Could China Fail?


This is perhaps the broadest but at the same time most difficult question that even die-hard China bulls are most likely plagued by… whether they are willing to admit it is an entirely different discussion. The bottom line is that at least in the back of your mind, no matter how optimistic you are or claim to be when it comes to China’s bright future, it is perfectly natural for doubt to creep in.

Not only is it perfectly natural, we strongly believe it is downright important.

To clarify, we want to make it perfectly clear that we did not launch because we believe those who gain exposure to Chinese assets will lose money. On the contrary, we expect the exact opposite to be true and believe that in the long run, career-defining opportunities (still) await. However, we just as strongly believe that allowing yourself to be blinded by your bias would represent a potentially portfolio-breaking mistake.

As such, questioning your core belief(s) is paramount.

Do we think China will “fail” or, in other words, that the process started by Deng Xiaoping with his Four Modernizations and continued by his successors will not only be halted but downright reversed?

No, we don’t think something of that nature will happen (with “will” being the operative word) because if we did, let’s just say we wouldn’t be here in the first place. To put it differently, we believe that such scenarios are not necessarily impossible but… well, improbable.

Had someone asked us if we thought China “could” fail, our answer would be affirmative for the simple reason that there is a probability greater than zero that China might indeed fail. A probability we consider to be very low but, nonetheless, it is greater than zero. As a word of advice, we would strongly recommend staying (far) away from experts who flamboyantly throw around terms such as “0% chance” or “guaranteed” for the simple reason that embracing such attitudes represents a pretty close to surefire path toward losing money.

Moving back to the topic at hand, it is important to also clarify what we mean by “fail” when it comes to China.

In a nutshell, we are referring to broad scenarios which revolve around China’s economic growth story no longer being able to continue and, on the contrary, for major setbacks to gradually emerge which ultimately lead to China making steps backwards. Our team cannot stress this enough: no matter how optimistic you are, the exercise of at the very least giving some thought to these scenarios is of vital importance.

Let us use our imagination.

We will imagine that not very far into the future, a global financial calamity more devastating than the 1929 Great Depression will emerge, a calamity for which China is not yet ready. As mentioned in previous articles, the market still perceives China as a “risk-on” destination toward which they flock when times are good but when things head south, they are just as quick to rush toward the proverbial exists.

For the sake of our little thought experiment, we will assume this is exactly what happens and that as usual, investors seek safe haven assets such as US Treasuries and abandon pretty much everything else… including, yes, China. All of a sudden, China finds itself in the peculiar position of realizing investors no longer consider it a worthwhile destination, with it sitting on amazing infrastructure which ends up being sup-optimally used.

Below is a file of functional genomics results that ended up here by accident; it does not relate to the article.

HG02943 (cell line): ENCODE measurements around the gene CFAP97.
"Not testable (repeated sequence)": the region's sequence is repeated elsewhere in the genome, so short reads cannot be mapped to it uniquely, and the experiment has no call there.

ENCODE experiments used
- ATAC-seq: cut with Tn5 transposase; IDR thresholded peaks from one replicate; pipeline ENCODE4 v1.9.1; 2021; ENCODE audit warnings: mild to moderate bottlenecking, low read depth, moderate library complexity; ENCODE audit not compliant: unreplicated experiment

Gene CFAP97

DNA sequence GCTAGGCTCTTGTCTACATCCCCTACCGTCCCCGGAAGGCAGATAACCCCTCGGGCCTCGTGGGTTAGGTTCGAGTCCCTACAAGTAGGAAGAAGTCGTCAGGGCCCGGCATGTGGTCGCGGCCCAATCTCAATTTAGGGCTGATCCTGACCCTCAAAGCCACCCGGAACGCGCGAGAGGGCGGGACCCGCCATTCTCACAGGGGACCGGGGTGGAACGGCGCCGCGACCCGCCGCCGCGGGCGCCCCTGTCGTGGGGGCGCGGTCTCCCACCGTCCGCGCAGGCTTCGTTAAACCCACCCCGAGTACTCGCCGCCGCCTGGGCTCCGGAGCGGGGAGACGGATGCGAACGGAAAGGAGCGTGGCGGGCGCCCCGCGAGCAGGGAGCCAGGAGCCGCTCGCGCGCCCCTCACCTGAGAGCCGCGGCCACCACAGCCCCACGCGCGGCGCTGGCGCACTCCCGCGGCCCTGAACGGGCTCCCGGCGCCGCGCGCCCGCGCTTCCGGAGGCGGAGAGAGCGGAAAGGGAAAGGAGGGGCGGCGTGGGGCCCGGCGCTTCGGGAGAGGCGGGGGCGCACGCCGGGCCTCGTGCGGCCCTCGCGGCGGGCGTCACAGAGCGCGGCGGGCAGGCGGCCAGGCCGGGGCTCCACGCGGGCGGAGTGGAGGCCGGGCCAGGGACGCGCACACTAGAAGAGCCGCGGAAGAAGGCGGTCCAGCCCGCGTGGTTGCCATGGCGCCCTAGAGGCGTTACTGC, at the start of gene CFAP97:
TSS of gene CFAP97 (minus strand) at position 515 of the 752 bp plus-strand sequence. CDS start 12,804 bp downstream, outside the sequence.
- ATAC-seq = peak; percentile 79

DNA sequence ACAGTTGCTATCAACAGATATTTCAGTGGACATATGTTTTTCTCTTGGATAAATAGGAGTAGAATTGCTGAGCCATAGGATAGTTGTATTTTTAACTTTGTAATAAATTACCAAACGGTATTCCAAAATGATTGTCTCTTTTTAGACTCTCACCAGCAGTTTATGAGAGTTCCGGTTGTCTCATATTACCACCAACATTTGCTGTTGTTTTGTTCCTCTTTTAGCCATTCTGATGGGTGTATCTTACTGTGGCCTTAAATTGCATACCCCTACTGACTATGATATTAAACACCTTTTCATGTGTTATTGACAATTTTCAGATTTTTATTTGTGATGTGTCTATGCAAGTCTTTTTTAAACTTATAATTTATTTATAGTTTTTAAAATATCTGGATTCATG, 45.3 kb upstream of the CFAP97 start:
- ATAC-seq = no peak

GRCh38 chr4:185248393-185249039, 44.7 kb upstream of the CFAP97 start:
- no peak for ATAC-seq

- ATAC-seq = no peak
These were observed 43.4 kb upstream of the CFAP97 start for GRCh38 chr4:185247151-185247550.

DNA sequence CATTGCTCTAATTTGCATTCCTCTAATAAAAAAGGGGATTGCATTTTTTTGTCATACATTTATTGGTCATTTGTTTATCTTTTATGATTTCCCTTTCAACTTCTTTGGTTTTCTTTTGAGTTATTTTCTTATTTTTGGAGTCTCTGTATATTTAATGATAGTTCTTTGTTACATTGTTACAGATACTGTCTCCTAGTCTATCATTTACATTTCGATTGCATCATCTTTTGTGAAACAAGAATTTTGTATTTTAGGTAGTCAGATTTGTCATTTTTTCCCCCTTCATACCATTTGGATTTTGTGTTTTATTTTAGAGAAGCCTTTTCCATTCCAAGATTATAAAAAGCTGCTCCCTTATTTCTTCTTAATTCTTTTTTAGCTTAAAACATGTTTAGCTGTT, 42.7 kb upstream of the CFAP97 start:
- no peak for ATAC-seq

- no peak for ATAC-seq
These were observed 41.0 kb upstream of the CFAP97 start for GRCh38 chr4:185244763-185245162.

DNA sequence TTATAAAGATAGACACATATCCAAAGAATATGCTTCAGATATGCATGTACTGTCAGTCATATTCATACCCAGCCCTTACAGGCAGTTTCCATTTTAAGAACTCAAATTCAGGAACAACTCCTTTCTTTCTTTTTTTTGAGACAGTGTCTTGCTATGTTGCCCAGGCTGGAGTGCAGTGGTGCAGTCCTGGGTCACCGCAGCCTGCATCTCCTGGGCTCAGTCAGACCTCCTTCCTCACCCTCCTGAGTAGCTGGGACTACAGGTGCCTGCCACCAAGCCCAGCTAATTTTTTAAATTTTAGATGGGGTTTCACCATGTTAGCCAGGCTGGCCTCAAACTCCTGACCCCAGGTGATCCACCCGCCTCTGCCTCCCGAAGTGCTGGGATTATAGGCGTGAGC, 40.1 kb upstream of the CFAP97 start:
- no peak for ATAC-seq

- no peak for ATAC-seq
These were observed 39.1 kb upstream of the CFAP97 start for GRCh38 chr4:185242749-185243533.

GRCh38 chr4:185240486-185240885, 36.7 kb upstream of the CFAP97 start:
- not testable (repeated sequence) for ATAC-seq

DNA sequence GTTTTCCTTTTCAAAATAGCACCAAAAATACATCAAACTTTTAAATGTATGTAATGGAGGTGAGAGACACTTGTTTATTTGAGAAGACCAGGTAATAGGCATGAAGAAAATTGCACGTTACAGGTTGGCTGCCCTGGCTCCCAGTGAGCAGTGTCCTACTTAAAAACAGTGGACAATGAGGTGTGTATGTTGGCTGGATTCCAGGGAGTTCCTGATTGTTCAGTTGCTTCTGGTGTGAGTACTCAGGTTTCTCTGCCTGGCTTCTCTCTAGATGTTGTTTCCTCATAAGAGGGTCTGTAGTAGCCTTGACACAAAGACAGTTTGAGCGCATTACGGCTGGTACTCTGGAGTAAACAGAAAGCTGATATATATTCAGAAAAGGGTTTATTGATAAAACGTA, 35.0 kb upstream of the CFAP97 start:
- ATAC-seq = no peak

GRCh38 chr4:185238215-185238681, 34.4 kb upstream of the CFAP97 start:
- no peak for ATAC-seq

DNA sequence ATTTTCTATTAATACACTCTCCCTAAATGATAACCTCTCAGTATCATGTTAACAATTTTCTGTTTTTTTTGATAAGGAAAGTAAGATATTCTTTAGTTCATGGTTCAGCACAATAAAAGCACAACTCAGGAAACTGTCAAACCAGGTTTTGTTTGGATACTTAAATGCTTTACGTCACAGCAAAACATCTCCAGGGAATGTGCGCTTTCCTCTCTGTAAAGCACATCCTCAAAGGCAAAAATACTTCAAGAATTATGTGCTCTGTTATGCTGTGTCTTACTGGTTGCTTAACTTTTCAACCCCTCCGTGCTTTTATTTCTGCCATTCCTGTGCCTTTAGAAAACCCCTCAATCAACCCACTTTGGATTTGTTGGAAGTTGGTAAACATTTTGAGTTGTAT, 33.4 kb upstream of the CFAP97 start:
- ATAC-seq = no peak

The more time passes, the more frustrated China’s population as well as the Communist Party of China become. Make no mistake, the practice of finding scapegoats is most definitely not a “Western-only” habit, with the Chinese authorities as well as population most likely being more than eager to find someone to blame for the economic problems that have ensued. And just like China tends to be the usual suspect when the West is looking for someone to blame for economic issues, the reverse will likely be valid in our situation, with the Chinese authorities as well as general population becoming increasingly frustrated with the West.

For reasons which range from ideological (with the Communist Party of China not exactly being a major supporter of the West for obvious reasons) to pragmatic (shifting the blame so as to direct popular frustration toward an external adversary rather than risk dealing with domestic civil unrest), it would probably be only a matter of time until extreme protectionist measures would be embraced, measures which would go against pretty much everything Deng Xiaoping had envisioned. The implications of that should be more than obvious.

Again: do we consider such scenarios likely?


Do we consider them probable?


Do we consider them possible?


The bottom line is this: as can be seen, it isn’t actually that difficult to envision scenarios in which, indeed, major setbacks would be possible when it comes to China. How you protect yourself against such developments is entirely up to you, depending on which probability your model assesses when it comes to one scenario or another. Needless to say, spending vast resources and debilitating amounts of time preparing for ultra-low-probability events isn’t exactly the wisest of approaches: “dosage” and “context” are the operative words.

Should you or your organization be in need of assistance when it comes to putting together a long-term plan that yes, even accounts for ultra-low-probability events, the team of experts if at your disposal. We firmly believe in finding the right balance between calculated optimism and preparing for the unexpected and are eager to share our expertise with clients who understand how vital it is to embark on their China-oriented journey via a robust strategy. To find out what we can do for you, visit our Consulting section and to get in touch right away by sending us a message with what you have in mind, our Contact page is at your disposal.

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